Fred Eychaner House
by: chicago designslinger
[Fred Eychaner House (1997) Tadao Ando, architect /Image & Artwork: chicago designslinger]
In October 1991 New York's Museum of Modern Art exhibited the work of Tadao Ando, a renowned Japanese architect who had never attended architecture school or spent several years apprenticing at an architectural firm, he just taught himself what he needed to know. Ando became famous for his use of concrete and glass and creating a signature style that was all about light, space, and privacy. His early projects turned inward away from the messy chaos often found in Japan's intensely, tightly-packed cities, and it was his 1976 Azuma Row House that brought him the first taste of international recognition. Apparently while attending the New York exhibit a wealthy, intensely private Chicago newspaper printer and broadcast station owner decided to contact Ando in Japan about building a house in Chicago.
[Fred Eychaner House, 665 W. Wrightwood Avenue, Chicago /Image & Artwork: chicago designslinger]
Fred Eychaner owned and operated a company that printed newspapers for small publications who didn't own their own presses and contracted the work out. He used some of his printing income to invest in a television station, which in turn brought him even more money. When the time came to build a home on a large lot on a densely-packed city street, Eychaner wrote Ando a letter in early 1992 and offered the architect his first project in the United States. It took five years to get the house built. The first contractor left when the architect and client realized that the concrete work wasn't working, the second also couldn't get a handle on the design, but a third was finally able to finesse the project to completion. Ando's aesthetic perfectly suited Eychaner's very private personality. The concrete slab, street-viewable facades gave the print and broadcast owner a perfect barrier between a surprisingly open, airy and light-filled interior living space and exposure to the public way. Divided into three sections, the separate living environments were joined together by glass-enclosed transitional areas that belied the structure's bunker-like public face.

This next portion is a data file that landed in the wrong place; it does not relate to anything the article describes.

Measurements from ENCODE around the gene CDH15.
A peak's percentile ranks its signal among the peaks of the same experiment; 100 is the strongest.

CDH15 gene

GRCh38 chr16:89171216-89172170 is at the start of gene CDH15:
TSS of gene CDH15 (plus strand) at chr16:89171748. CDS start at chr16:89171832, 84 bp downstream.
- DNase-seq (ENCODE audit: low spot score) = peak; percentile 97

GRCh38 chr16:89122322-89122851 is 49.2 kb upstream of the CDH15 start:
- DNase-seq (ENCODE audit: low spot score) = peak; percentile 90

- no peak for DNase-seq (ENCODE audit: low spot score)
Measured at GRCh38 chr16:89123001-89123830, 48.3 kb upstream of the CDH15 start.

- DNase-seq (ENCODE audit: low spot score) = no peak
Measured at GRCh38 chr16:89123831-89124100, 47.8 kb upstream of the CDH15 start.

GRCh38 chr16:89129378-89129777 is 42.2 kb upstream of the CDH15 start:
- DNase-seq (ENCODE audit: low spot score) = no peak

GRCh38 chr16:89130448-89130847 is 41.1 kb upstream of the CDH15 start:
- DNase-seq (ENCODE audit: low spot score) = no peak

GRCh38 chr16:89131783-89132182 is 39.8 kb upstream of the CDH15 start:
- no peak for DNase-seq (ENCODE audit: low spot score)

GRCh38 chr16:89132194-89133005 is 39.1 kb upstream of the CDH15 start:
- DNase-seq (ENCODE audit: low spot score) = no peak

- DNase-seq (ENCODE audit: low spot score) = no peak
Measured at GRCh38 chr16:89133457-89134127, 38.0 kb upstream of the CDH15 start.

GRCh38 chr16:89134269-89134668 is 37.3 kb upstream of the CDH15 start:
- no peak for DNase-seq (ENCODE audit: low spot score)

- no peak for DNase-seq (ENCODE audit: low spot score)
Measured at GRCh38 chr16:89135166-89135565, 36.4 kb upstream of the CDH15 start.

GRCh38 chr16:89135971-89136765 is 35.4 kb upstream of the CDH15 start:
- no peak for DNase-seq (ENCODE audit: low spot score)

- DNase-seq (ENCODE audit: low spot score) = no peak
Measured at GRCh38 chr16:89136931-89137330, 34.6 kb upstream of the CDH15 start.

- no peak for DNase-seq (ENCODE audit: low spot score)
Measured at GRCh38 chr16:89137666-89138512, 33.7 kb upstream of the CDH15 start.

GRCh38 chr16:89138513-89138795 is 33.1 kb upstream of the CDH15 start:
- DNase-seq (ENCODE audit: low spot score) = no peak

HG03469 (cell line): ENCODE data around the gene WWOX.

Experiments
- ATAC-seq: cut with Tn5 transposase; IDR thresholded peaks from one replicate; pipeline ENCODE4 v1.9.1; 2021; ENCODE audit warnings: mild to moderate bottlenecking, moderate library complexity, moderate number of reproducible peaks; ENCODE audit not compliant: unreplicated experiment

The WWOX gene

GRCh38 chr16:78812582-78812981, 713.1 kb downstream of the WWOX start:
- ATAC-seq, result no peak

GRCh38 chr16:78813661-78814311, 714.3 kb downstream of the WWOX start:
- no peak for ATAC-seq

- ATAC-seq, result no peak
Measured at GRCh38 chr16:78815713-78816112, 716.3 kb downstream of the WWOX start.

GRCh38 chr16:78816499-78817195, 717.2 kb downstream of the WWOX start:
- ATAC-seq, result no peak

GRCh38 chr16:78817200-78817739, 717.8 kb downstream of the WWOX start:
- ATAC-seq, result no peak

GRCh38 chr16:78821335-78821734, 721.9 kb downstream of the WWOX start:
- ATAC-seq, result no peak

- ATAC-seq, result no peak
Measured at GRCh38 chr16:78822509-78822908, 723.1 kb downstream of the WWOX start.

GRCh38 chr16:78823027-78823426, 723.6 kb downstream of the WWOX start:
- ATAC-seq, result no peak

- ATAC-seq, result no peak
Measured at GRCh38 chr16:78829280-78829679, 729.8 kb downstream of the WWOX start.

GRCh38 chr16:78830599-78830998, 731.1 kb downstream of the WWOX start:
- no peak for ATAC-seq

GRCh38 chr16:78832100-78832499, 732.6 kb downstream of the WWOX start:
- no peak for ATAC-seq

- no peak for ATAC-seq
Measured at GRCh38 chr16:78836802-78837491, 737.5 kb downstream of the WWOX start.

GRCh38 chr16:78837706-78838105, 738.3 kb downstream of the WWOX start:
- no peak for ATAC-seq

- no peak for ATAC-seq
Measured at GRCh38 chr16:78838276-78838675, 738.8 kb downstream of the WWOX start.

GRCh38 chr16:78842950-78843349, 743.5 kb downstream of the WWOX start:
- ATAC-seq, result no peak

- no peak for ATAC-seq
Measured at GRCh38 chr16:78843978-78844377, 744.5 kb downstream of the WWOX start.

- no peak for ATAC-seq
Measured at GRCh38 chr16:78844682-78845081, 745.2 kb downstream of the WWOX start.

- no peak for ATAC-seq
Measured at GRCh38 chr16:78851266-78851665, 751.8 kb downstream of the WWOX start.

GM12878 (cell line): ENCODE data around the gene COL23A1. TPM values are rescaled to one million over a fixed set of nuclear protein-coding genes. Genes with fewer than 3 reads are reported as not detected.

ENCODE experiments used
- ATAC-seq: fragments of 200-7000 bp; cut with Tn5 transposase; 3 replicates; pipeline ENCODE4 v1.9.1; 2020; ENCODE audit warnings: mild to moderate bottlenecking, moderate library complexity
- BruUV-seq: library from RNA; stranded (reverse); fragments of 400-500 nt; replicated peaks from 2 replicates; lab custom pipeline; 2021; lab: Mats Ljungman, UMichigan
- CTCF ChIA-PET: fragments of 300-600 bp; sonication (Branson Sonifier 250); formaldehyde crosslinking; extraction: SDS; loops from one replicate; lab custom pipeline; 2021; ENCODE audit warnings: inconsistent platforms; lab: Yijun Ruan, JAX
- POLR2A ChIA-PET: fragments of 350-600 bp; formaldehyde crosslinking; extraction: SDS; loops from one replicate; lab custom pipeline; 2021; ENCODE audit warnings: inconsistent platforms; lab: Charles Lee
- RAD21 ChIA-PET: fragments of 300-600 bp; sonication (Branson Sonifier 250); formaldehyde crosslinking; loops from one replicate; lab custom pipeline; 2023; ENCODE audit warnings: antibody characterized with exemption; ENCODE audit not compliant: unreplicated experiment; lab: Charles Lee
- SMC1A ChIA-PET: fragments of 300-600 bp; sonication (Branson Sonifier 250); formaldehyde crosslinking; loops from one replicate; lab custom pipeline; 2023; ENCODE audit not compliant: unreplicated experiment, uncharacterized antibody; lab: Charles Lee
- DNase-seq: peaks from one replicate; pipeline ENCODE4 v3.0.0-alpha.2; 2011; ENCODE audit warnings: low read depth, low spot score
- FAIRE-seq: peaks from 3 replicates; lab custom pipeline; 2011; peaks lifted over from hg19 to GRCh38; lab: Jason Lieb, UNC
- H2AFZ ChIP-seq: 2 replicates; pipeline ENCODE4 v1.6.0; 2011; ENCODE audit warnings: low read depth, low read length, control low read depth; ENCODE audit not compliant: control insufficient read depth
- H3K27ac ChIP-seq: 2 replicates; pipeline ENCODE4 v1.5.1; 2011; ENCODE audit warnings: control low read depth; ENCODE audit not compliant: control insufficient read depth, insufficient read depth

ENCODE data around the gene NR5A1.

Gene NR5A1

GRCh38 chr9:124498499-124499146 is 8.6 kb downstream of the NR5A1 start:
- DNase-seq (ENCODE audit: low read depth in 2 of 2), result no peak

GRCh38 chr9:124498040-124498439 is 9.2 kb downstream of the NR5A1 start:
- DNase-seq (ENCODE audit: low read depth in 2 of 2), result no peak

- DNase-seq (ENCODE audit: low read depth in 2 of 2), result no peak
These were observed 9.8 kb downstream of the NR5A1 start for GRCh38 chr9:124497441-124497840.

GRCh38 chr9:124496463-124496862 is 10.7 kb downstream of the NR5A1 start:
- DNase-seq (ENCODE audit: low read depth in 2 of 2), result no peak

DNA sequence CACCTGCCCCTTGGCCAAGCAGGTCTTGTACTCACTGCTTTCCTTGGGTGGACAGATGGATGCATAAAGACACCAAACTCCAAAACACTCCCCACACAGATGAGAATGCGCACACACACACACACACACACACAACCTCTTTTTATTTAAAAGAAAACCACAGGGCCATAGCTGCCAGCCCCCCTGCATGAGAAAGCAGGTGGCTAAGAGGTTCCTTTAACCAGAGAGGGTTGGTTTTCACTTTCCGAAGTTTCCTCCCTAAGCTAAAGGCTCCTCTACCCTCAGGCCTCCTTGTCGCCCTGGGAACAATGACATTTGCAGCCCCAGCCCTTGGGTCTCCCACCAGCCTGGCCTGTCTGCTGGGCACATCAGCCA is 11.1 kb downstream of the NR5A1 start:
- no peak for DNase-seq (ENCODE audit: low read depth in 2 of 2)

[Fred Eychaner House, Lakeview, Chicago /Image & Artwork: chicago designslinger]
The property Eychaner had purchased for his Ando house contained two exisitngs buildings with a wide yard on the east side of the plot. The 2-story single family dwelling at 665 W. Wrightwood had started-out with the address 1729 W. Wrightwood, and originally sat in the middle of a large oversized lot. When the city finished its revamp of the street numbering system in 1910, 1729 became 665 and not long after, the large lot grew a little smaller when a 3-story apartment building was squeezed into the sideyard to the west. Eychaner returned the property back to its original generous dimensions by tearing down the original house and the apartment building. But instead of locating his new home back to the middle, he used the far eastern edge of the plot of land for Ando's concrete composition, leaving room for a tree-filled, green, privacy screen to the west.